Live 2? Surely there must be a Live 1. It appears this 10″ picture disc is a sequel to a 1984 Bon Jovi EP called Live. This picture disc, a limited edition of unknown quantity, collects four previously released classic live performances from the New Jersey tour. They are remastered by Ryan Smith at Sterling Sound.
Though all the live tracks were available long ago on other rarities, the nice thing about this disc is that it actually tells you when and where they were recorded — information missing from some other releases. This record is split into two sides — the U.S. side and the International side.
“I’ll Be There For You” (Lakeland, FL, 1989) and the next track were released on the 1993 double reissue of Keep the Faith, featuring a bonus CD also called Bon Jovi Live. “I’ll Be There For You” was track four on that disc; here it is the lead. A little slow, but Jon and Richie’s harmonies are the magic. Sambora’s expressive playing is also outstanding.
Second, it is an electrifying live version of “Lay Your Hands On Me” (Giants Stadium, NJ, 1989). Tico Torres really grabbed this song by the nuts with his opening drum salvo. Songs like this really opened up Bon Jovi’s sound to include more roots. The crowd noise is mixed low because you can tell it’s an endless mush of high-pitched screams!
Flipping to the International side, we are taken to Wembley in 1988. Jon needs a doctor! It’s “Bad Medicine”, of course. “Doctor Bryan! I think I got it bad this time! What do you mean a shot can’t cure it? It’s like the luggage? Oh well!” Never one of Jon’s finest songs, “Bad Medicine” is the upbeat party track of New Jersey, sometimes a necessary evil. Over the years, you’ve just heard it enough times, and there are lots of live versions of “Bad Medicine” on uncountable releases. This one was originally on the 1988 “Living In Sin” EP. Comparatively speaking, it’s superior to the other live versions out there.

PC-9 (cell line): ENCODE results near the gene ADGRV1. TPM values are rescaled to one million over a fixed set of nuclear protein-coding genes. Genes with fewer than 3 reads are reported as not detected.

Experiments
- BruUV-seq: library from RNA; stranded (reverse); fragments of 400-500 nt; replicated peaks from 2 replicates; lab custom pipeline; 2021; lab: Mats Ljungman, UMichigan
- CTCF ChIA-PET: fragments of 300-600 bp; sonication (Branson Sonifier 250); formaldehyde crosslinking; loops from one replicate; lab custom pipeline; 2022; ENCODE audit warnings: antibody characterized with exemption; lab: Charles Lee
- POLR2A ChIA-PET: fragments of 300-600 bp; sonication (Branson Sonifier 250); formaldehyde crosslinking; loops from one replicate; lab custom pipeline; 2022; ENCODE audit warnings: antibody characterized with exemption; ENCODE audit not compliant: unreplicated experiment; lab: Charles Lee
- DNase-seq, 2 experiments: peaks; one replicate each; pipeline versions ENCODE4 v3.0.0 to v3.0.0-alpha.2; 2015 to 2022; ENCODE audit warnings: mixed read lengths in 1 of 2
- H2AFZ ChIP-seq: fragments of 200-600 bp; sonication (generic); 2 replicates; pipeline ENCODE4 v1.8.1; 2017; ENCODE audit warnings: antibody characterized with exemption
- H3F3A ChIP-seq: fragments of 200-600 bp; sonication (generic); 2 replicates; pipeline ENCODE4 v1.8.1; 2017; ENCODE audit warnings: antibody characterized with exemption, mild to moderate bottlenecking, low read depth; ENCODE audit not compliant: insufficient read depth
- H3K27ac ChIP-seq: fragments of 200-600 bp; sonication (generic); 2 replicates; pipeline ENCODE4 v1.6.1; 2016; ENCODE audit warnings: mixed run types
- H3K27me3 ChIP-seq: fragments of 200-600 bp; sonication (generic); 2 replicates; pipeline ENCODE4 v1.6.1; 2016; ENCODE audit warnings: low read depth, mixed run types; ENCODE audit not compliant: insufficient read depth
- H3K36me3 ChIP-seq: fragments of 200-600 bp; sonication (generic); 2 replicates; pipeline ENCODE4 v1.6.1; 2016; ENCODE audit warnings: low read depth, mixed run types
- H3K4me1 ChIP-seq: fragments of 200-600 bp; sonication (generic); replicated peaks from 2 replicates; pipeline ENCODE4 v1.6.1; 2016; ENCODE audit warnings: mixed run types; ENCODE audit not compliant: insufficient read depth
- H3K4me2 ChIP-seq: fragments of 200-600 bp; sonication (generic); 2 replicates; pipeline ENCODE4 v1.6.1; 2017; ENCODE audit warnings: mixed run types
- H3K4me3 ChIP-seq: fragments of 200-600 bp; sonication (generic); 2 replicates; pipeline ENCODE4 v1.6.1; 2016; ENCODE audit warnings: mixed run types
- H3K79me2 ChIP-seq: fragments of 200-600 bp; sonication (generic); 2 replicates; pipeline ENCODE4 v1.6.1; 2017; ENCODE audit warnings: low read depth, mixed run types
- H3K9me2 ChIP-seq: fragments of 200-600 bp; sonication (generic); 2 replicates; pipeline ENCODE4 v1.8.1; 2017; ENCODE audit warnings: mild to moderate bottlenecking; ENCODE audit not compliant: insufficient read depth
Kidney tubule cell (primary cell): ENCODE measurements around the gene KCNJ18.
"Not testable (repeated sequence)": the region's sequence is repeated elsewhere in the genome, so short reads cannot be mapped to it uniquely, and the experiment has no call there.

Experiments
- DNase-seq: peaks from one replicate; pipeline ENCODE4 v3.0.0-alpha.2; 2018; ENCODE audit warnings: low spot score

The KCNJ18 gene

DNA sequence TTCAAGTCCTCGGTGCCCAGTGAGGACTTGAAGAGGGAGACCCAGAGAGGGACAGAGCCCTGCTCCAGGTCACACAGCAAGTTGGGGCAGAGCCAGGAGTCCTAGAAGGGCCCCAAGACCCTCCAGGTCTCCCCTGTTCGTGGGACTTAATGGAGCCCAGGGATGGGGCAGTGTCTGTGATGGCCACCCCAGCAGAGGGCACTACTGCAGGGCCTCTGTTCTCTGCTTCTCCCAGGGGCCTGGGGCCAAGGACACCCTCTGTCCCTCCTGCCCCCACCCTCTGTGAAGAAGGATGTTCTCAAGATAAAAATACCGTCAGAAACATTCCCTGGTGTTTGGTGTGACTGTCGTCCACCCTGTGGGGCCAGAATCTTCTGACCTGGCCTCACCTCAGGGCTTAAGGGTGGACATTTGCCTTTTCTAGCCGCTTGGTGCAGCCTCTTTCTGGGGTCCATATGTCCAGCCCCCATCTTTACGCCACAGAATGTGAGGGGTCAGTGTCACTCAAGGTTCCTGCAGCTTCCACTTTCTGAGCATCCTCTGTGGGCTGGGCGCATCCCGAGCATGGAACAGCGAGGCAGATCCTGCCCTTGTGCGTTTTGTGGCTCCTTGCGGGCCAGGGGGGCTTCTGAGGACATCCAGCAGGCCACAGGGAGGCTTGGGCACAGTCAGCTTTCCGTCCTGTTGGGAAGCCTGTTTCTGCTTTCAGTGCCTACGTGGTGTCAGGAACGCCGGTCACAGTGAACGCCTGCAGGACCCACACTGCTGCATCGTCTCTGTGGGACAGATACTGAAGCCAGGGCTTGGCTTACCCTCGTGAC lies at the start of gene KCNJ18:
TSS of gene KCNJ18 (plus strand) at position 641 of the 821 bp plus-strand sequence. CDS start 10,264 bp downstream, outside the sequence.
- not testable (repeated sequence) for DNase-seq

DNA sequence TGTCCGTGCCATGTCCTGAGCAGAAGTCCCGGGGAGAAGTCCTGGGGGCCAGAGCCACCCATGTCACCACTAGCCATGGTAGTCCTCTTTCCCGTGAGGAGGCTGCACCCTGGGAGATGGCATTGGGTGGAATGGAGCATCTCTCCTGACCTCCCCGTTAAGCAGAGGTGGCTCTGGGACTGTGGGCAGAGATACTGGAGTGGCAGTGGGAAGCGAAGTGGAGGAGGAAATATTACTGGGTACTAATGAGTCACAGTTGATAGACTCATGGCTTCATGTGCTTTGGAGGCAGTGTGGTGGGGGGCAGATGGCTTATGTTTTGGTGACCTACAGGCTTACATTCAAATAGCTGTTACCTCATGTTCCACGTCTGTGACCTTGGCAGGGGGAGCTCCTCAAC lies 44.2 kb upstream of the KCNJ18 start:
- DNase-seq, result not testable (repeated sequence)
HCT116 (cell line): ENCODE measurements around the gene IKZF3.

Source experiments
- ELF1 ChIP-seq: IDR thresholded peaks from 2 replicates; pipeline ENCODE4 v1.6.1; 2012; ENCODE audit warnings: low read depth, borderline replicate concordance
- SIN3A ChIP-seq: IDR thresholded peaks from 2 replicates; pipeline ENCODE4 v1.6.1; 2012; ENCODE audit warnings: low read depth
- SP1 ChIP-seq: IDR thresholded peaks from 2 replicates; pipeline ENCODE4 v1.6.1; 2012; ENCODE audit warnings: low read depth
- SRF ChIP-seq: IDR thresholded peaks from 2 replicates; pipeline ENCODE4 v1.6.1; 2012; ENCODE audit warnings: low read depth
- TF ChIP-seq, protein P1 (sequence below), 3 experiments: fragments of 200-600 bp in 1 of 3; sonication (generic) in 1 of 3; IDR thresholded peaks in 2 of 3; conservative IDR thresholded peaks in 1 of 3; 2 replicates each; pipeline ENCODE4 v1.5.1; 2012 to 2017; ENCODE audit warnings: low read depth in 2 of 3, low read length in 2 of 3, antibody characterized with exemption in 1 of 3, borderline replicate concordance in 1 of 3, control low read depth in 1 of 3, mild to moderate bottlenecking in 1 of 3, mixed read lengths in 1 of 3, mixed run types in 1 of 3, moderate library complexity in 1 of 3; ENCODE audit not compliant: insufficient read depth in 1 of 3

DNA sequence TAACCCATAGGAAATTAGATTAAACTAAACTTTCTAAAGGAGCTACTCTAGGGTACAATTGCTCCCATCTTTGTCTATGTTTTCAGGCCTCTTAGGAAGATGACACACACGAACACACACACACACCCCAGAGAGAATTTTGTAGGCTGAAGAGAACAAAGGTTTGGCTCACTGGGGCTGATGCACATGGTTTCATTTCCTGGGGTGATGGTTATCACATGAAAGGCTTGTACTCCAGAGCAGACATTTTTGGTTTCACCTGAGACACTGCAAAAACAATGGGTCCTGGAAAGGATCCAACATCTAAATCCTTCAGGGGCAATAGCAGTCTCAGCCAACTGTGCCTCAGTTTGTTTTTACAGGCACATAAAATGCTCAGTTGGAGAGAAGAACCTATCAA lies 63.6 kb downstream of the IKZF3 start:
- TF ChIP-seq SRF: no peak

Finally, “Runaway” from Paris in 1988 was first made available as the B-side to “Lay Your Hands On Me”. This energetic version is one of the best takes you will hear. There’s a bare rawness to it, but the vocals are crisp and tight. Everything clicks.
Although Live 2 only captures a tiny slice of the live Bon Jovi experience, it collects four key tracks. Three of the four are really excellent examples of classic Bon Jovi live. Not a bad buy if you don’t have them already.
It’s impossible to acquire a “complete” Bon Jovi collection; trust me on this. Even Jon Bon Jovi doesn’t have a complete Bon Jovi collection. Up to a certain point in time, it’s fun to collect as many B-sides and bonus tracks you can get your hands on.
The second single from “best of” album Cross Road (1994) was “Someday I’ll Be Saturday Night”, and it was a pretty clear indication of where the band would go on their next album These Days. But — surprise bonus — this single doesn’t have the studio version (that you already own) from Cross Road. It has an uncredited live version instead! Added bonus — Alec John Such on bass. He had yet to be replaced (on stage, anyway) by Hugh McDonald. This is probably the only live version of the hit with Such on bass.